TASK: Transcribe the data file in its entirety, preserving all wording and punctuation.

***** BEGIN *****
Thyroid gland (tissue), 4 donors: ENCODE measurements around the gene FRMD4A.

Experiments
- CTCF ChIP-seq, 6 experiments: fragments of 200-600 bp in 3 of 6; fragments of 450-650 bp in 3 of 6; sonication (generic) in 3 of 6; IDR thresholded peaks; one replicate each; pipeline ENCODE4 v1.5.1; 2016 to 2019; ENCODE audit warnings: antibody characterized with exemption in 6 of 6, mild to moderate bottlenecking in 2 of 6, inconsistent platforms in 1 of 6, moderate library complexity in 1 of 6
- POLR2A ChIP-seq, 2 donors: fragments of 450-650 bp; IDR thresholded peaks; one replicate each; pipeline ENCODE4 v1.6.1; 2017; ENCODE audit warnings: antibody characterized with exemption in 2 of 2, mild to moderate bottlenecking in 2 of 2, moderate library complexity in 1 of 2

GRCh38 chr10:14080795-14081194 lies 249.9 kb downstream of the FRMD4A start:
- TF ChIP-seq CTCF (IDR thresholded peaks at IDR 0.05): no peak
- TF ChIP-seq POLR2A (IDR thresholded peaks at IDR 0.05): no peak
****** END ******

Thyroid gland (tissue), 4 donors: ENCODE measurements around the gene FRMD4A.

Experiments
- CTCF ChIP-seq, 6 experiments: fragments of 200-600 bp in 3 of 6; fragments of 450-650 bp in 3 of 6; sonication (generic) in 3 of 6; IDR thresholded peaks; one replicate each; pipeline ENCODE4 v1.5.1; 2016 to 2019; ENCODE audit warnings: antibody characterized with exemption in 6 of 6, mild to moderate bottlenecking in 2 of 6, inconsistent platforms in 1 of 6, moderate library complexity in 1 of 6
- POLR2A ChIP-seq, 2 donors: fragments of 450-650 bp; IDR thresholded peaks; one replicate each; pipeline ENCODE4 v1.6.1; 2017; ENCODE audit warnings: antibody characterized with exemption in 2 of 2, mild to moderate bottlenecking in 2 of 2, moderate library complexity in 1 of 2

GRCh38 chr10:14080795-14081194 lies 249.9 kb downstream of the FRMD4A start:
- TF ChIP-seq CTCF (IDR thresholded peaks at IDR 0.05): no peak
- TF ChIP-seq POLR2A (IDR thresholded peaks at IDR 0.05): no peak